I had never been to this conference before. I wish I’d gone back in 2008 when it was in New York City AND I had a book coming out. This year’s was in D.C., and it was awesome. I collected a bunch of notes I re-posted for my Mediabistro students and figured I’d put a little truncated taste here on this blog as well. This selection comes courtesy of one of my very favorite panels, about being a writer without a full-time academic job. These days, it seems creative writing and the academy are very merged, and it’s harder to imagine doing it the Kerouac or Heming – way of living some kind of more extreme life and translating that to the page. There are various kinds of writing lives within the larger concept of “The Writing Life” and that was always the one I was drawn to, ever since I was a teenager. Maybe it was just a way to avoid feeling like I had to grow up and work in an office, but I still think there’s something to trying to keep things (ie, your time) open in your life, and how that might be better for your writing.
I’ve been able to do some travel writing as a result, for instance. It’s all about striking a balance, but it isn’t easy or everyone would do it. A more recent example can be found in Elizabeth Gilbert, who shunned the MFA route in favor of working in a bar, traveling, listening to people…the school of life. When you’re a writer, every room you walk into is a classroom, everything that happens is a lesson.
Knowing there are many possible tracks is a comforting thing in a career that’s heavy on risk.
Here are my notes, transcribed verbatim from notebook, from that humorous, edifying, and inspiring panel featuring Steve Almond, Cheryl Strayed, and Kerry Cohen among others.
Being a writer without a full-time academic job:
Some really great writing life advice came out of this one. Also, the panelists had excellent senses of humor.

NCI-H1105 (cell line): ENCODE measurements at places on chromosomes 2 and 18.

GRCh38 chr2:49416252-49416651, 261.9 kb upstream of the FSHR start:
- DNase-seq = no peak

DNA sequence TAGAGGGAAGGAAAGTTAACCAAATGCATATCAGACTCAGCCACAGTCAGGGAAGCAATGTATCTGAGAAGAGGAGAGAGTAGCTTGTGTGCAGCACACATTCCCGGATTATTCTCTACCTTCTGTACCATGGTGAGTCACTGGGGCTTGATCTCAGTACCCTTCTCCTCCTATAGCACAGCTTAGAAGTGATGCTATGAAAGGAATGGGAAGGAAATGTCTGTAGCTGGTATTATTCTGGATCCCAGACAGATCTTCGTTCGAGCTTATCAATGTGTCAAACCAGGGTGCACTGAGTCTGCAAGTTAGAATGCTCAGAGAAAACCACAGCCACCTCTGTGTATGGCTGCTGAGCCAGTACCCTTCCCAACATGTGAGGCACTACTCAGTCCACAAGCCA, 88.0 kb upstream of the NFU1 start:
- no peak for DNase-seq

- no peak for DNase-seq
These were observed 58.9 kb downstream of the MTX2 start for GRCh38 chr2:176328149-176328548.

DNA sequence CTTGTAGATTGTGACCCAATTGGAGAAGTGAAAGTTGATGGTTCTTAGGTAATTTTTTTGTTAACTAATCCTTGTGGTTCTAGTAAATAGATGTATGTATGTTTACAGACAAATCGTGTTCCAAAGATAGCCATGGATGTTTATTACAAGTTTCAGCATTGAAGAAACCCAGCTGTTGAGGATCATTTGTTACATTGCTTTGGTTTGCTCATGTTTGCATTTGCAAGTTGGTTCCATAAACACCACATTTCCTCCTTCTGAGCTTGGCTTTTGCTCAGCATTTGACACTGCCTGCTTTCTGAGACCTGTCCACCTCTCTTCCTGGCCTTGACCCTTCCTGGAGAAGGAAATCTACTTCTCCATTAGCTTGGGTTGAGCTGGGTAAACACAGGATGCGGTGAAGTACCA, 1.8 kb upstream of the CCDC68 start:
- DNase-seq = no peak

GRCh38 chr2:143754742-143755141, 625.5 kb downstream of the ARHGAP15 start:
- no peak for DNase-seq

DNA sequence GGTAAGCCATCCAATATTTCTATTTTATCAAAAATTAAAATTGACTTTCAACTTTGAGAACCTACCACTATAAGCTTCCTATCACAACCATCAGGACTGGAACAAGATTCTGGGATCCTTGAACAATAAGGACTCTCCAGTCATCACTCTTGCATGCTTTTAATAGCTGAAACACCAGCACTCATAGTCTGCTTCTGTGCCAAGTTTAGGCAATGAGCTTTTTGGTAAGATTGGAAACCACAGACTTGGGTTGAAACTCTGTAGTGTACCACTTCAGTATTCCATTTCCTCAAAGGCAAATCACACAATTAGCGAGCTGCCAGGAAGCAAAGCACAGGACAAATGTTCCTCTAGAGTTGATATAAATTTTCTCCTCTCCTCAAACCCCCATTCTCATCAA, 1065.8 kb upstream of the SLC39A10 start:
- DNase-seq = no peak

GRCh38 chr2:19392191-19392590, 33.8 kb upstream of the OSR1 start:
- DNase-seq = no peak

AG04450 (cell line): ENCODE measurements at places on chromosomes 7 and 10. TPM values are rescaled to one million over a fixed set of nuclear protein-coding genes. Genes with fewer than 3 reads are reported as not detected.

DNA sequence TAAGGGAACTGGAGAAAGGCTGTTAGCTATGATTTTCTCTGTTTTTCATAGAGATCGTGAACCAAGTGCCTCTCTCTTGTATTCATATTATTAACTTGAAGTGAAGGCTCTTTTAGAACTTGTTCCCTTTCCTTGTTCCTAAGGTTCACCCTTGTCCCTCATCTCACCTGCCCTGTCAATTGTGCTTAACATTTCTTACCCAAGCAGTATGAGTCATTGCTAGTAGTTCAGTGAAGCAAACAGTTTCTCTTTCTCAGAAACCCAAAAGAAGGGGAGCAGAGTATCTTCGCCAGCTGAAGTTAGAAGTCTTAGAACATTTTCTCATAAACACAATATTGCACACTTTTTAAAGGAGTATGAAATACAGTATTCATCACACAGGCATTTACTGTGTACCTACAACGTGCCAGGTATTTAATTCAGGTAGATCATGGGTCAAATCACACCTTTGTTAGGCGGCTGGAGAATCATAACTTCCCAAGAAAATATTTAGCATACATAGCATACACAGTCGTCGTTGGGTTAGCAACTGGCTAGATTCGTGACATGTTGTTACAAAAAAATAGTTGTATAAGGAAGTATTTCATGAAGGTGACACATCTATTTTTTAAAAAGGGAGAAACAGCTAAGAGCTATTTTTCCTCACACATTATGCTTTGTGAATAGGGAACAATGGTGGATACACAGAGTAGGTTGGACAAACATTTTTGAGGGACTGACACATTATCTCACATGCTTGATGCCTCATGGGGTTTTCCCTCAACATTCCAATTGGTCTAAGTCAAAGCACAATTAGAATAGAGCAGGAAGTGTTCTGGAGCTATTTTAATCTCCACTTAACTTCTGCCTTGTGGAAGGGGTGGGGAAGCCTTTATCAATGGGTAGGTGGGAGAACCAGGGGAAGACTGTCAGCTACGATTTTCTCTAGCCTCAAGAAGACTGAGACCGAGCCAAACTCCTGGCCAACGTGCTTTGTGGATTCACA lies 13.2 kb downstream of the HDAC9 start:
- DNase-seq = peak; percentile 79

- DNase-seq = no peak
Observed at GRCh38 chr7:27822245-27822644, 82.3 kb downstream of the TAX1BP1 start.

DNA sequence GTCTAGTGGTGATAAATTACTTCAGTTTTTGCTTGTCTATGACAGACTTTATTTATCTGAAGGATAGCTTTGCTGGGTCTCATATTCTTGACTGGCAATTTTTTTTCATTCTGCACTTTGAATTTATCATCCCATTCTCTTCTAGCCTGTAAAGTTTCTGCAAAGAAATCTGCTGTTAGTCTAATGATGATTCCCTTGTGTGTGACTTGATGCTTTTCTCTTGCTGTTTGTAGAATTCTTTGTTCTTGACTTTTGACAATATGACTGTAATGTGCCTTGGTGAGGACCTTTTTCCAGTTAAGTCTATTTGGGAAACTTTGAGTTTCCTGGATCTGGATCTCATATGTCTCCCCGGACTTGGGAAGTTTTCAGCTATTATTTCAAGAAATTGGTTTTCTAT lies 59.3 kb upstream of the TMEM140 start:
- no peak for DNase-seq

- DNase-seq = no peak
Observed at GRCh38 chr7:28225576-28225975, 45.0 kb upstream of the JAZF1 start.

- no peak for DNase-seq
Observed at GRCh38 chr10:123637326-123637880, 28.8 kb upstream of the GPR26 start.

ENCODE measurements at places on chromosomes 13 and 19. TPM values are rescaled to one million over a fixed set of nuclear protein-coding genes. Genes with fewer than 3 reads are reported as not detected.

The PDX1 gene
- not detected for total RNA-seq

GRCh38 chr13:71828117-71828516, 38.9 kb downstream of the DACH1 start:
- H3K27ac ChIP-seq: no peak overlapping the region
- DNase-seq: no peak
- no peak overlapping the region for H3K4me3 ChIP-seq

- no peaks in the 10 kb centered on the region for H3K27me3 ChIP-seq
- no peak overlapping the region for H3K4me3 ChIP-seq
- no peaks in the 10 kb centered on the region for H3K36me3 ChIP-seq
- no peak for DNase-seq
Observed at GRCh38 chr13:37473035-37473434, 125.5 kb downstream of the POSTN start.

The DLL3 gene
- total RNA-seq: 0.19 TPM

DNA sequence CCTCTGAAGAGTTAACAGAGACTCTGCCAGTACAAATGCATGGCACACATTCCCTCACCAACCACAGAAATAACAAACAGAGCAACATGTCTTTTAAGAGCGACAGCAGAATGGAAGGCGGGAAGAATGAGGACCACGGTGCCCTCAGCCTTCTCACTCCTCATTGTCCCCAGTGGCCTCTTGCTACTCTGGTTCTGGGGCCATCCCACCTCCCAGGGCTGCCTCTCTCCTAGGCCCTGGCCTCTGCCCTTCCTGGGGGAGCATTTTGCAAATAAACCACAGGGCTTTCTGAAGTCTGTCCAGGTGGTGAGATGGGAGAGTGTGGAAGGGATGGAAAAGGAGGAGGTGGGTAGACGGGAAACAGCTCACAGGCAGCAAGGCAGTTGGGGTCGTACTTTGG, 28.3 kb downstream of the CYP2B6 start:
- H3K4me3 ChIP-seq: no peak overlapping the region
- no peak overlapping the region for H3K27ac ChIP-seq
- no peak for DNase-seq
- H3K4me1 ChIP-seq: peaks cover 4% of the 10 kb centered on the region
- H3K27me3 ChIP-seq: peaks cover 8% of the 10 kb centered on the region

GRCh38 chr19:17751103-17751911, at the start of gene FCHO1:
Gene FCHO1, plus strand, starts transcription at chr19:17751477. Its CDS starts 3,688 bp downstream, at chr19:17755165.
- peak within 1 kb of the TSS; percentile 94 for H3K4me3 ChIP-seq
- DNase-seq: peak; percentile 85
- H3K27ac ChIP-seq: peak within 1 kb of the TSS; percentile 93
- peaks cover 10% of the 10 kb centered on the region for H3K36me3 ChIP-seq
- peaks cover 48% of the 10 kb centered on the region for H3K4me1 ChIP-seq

*you have to be temperamentally ok with instability
*some months are better than others. you have to be able to write what you want to write and protect your time when you are most creative.
*don’t do horrible adjunct jobs!
*Have a job where you don’t need to take stuff home (ie, stacks of terrible undergrad papers)
*Philadelphia is a city where you can live on nothing
*the good thing about writing outside the full-time academic job position is you don’t have to publish things that are “acceptable to the academy”
*Work with other weird people
*You never know what is going to happen next, it’s about long term plans, how you’ll piece the puzzle together. It’s like being a professional gambler. You have to be ok with instability.
*Uncouple economics from creative work (advice from Steve Almond). Needing to make money off your work can be crippling, do something for income then write without thinking about the market (LM note: this advice is obviously not for everyone)
*writing is undervalued overall
*make an inventory of what you need, what your material needs are. If you’re miserable, you can’t do good work.
*Know that what you love can lead to paying gigs – remain open to crazy connections.
*”I’m from Sri Lanka and we don’t have long term plans; whoever has money gives it to those who don’t” (thought that was an interesting tidbit about Sri Lanka…possibly good place to be freelance writer
*”Get a divorce; hope people die who are leaving you inheritance” (humor advice on getting money as a writer)
*Go to Bread Loaf, AWP, network, go to residencies
*measure success in non-monetary terms
*think about “the deathbed feeling” – if on deathbed, what did that fulfilled you vs. what was “expected” of you